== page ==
The Umayyads, who had spurred a strong economic resurgence in the area, were replaced by the Abbasids in 750. Ramla became the administrative centre for the following centuries, while Tiberias became a thriving centre of Muslim scholarship. From 878, Palestine was ruled from Egypt by semi-autonomous rulers for almost a century, beginning with the Turkish freeman Ahmad ibn Tulun, for whom both Jews and Christians prayed when he lay dying and ending with the Ikhshidid rulers. Reverence for Jerusalem increased during this period, with many of the Egyptian rulers choosing to be buried there.[xvii] However, the later period became characterized by persecution of Christians as the threat from Byzantium grew. The Fatimids, with a predominantly Berber army, conquered the region in 970, a date that marks the beginning of a period of unceasing warfare between numerous enemies, which destroyed Palestine, and in particular, devastating its Jewish population. Between 1071 and 1073, Palestine was captured by the Great Seljuq Empire, only to be recaptured by the Fatimids in 1098.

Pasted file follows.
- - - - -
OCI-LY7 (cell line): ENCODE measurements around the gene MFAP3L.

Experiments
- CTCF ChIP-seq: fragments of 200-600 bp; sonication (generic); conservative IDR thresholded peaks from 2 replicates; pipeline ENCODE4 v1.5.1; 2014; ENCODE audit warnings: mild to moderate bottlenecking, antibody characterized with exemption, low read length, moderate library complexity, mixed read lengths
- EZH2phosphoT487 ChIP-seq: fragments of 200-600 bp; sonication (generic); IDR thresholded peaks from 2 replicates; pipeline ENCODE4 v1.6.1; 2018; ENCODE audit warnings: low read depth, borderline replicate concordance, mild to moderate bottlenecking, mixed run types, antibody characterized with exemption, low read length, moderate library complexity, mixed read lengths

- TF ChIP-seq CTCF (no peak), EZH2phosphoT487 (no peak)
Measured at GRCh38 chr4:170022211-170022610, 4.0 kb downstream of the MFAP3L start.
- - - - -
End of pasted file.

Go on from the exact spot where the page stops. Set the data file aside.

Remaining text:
The Fatimids again lost the region to the Crusaders in 1099. The Crusaders set up the Kingdom of Jerusalem (1099–1291). Their control of Jerusalem and most of Palestine lasted almost a century until their defeat by Saladin's forces in 1187, after which most of Palestine was controlled by the Ayyubids, except for the years 1229–1244 when Jerusalem and other areas were retaken by the Second Kingdom of Jerusalem, by then ruled from Acre (1191–1291), but, despite seven further crusades, the Franks were no longer a significant power in the region. The Fourth Crusade, which did not reach Palestine, led directly to the decline of the Byzantine Empire, dramatically reducing Christian influence throughout the region.